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Is film music shrivelling?

Suhani raat dhal chuki, na jaane tum kab aaoge (Dulari, 1949), Man re tu kaahe na dheer dhare (Chitralekha, 1964), Chain se hum ko kabhi aap ne jeene na diya (Pran Jaye Per Vachan Na Jaye, 1974), Woh tere pyaar ka gham (My Love, 1970), Baharo mera jeevan bhi sanwaro (Aakhri Khat, 1966)… Out of a humongous repertoire of film songs over the decades, I’ve mentioned a few immortal ones as random samples of rare poetic beauty.

Music has been an integral part of Indian cinema. In fact, until a decade ago, films sans music was unthinkable to the movie-goers. It’s still unthinkable, but things have changed. Mind you, these aren’t rants and regurgitations of a nostalgic connoisseur of film music. My point is: When there were such exquisite film songs in the past, what happened to cinematic music of this era? Isn’t it a kind of a bathos; an anticlimax?

Today’s songs are mere item numbers and have nothing to do with the story, plot and sequence. In other words, these item numbers or pedestrian songs are just thrust upon the films. Why is this happening? There could be many reasons for this sharp decline in the standard of film songs. The discerning listeners of film music who listened to the gems of the ’50s and ’60s will vouch for the fact that the film music in the past was not something perfunctory.

Music was dove-tailed to the plot and songs would capture the mood, stories and emotions — acting as catalysts or facilitators in the movies. For example, the background number Waqt se din aur raat  from the iconic film ‘Waqt’ (1965) encapsulates the whole story. This theme song is the USP of the film.

There were great poet-lyricists like Sahir Ludhianvi, Kaifi Azmi, Shakeel Badayuni, Majrooh Sultanpuri, Shailendra, Hasrat Jaipuri, Indeevar etc. who had a command of language and who also knew how to ‘dilute’ their sublime poetry for the masses without killing its spirit and beauty. At the same time, an array of composers such as S D Burman, Madan Mohan, Chitragupt, Roshan, Khayyam, Ravi, Jaidev were composing ethereal compositions. K L Saigal, Rafi, Lata, Asha, Mukesh and Kishore were lending their unique voices to the songs. It was a fertile ground for quality production. Alas, nothing lasts forever. Once that generation departed, film music also started declining. Mind you, creating film music demands team work. Sadly, composers, singers and lyricists of today cannot hold a candle to their distinguished predecessors. The command of Hindi and Urdu has also declined. Back in time, poets often wrote songs, now it’s the pen-pushers.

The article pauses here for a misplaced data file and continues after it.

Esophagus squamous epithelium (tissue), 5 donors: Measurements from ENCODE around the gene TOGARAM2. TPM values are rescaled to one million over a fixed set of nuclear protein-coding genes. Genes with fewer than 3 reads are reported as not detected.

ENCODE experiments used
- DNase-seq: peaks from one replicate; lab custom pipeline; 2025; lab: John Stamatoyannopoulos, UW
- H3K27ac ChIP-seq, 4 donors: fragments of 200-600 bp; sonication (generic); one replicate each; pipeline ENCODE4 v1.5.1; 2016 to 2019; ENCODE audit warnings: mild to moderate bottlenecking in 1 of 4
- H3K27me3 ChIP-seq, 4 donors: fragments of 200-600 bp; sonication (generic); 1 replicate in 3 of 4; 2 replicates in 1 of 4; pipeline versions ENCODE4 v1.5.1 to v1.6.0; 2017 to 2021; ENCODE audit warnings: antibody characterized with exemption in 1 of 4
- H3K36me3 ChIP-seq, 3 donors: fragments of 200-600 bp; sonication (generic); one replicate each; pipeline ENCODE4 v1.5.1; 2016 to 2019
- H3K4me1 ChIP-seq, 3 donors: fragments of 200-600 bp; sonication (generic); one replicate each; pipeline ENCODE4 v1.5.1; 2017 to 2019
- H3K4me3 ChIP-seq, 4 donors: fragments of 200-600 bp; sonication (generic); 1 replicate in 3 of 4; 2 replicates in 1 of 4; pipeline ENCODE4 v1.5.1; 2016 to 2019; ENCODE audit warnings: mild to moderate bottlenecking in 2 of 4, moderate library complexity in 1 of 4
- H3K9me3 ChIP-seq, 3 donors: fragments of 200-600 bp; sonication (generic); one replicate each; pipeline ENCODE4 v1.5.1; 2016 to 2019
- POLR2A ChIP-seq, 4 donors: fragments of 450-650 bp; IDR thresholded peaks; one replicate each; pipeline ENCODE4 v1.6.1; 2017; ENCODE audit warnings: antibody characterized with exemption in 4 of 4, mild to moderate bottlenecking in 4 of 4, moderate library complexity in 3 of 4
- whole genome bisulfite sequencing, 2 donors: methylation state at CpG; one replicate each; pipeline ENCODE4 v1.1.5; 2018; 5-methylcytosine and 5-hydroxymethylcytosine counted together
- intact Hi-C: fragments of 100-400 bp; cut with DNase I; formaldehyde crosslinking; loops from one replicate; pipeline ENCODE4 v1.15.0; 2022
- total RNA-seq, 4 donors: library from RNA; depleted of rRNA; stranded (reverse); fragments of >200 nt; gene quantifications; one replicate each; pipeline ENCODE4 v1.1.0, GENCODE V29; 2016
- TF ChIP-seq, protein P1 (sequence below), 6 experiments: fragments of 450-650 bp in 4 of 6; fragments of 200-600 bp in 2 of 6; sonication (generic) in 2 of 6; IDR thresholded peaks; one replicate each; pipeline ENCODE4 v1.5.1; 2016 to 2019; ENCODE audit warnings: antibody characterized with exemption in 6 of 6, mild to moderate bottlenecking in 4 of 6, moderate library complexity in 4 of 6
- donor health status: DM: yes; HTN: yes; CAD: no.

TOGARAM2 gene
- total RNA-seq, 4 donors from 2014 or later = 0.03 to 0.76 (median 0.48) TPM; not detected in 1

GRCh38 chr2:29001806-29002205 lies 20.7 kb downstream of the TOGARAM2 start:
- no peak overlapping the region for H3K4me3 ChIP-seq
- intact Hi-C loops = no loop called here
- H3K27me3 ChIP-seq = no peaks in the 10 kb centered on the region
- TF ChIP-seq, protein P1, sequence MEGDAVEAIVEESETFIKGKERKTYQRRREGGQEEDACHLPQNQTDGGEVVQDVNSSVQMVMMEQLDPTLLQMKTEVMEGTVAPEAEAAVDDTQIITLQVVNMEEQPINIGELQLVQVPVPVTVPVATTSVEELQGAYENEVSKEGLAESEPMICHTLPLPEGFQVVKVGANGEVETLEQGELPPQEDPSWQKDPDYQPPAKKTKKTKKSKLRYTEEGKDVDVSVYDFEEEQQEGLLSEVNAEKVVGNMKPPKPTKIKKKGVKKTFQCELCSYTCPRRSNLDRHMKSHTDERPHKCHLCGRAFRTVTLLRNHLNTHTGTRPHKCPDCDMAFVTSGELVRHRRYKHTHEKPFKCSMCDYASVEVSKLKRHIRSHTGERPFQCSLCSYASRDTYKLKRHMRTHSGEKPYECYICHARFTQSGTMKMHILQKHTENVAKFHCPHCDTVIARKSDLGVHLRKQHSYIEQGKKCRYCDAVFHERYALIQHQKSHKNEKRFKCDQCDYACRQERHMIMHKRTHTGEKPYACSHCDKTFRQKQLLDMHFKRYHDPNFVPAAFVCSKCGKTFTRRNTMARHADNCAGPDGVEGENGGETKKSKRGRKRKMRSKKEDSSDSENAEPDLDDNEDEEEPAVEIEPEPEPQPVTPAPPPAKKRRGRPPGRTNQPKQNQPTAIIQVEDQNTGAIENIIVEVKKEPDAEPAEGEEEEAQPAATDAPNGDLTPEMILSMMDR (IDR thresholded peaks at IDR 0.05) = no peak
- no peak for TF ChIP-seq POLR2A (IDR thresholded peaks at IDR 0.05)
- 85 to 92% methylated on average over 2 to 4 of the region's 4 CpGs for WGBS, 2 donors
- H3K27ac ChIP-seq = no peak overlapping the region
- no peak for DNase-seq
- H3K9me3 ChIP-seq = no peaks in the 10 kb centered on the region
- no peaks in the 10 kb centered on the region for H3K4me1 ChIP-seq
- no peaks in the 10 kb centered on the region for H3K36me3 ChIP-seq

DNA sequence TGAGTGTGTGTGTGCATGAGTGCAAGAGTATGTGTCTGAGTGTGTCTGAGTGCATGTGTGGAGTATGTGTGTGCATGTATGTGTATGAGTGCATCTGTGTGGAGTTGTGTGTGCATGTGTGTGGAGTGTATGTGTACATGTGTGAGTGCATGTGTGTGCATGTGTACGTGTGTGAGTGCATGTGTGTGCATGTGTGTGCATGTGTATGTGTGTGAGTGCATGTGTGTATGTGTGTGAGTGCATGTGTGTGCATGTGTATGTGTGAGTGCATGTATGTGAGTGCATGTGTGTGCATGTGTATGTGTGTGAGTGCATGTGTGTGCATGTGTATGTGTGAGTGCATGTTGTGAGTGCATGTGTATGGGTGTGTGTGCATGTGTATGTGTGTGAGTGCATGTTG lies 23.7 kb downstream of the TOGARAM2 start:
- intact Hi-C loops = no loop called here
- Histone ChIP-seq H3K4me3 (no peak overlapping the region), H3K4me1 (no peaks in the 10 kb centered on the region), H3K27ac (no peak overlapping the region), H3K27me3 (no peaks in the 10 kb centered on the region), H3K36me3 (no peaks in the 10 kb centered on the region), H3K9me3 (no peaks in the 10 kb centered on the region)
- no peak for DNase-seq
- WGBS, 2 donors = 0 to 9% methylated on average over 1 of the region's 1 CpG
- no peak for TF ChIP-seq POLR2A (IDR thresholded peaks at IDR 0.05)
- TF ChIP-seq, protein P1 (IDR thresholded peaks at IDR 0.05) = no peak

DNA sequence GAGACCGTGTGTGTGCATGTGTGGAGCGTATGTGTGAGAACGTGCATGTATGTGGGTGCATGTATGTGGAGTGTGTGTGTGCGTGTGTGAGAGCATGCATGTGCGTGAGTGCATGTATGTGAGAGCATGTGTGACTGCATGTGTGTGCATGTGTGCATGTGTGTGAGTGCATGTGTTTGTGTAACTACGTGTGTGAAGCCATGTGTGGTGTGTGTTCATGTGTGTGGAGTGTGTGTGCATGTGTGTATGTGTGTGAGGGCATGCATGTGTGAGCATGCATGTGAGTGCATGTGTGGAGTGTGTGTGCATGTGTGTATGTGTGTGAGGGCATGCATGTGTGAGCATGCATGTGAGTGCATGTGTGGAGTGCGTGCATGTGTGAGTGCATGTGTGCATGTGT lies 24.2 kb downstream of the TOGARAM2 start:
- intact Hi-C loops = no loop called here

Directors and producers these days think music in films is unrealistic. Their argument is, do lovers in real life sing while expressing love? It is a valid point. The musical taste and inclination of the listeners have also undergone a sea change. Youngsters have little poetic sensibilities and their perceptions and parameters have changed drastically. Boisterous numbers are more in vogue because janta ko yahi pasand hai (the masses like this). An incongruous item number is more in demand than a thematic song.

Long ago, filmmaker and writer Khwaja Ahmad Abbas aptly wrote that music was a slave to its time. We must accept the fact that times and climes have changed and cinematic values and mores are also no longer the same.

Connoisseurs may rue that they don’t get to listen to songs like Chaudhvin ka chand ho (Chaudhvin Ka Chand, 1960) or Rahein na rahein hum mehka karenge (Mamta, 1966), but they also accept that new values are in vogue and in the age of widespread mediocrity coupled with a decreasing span of serious listening and viewing, whatever you get cannot be classy. It has to be humdrum and banal. 

(Published 07 October 2023, 04:08 IST)

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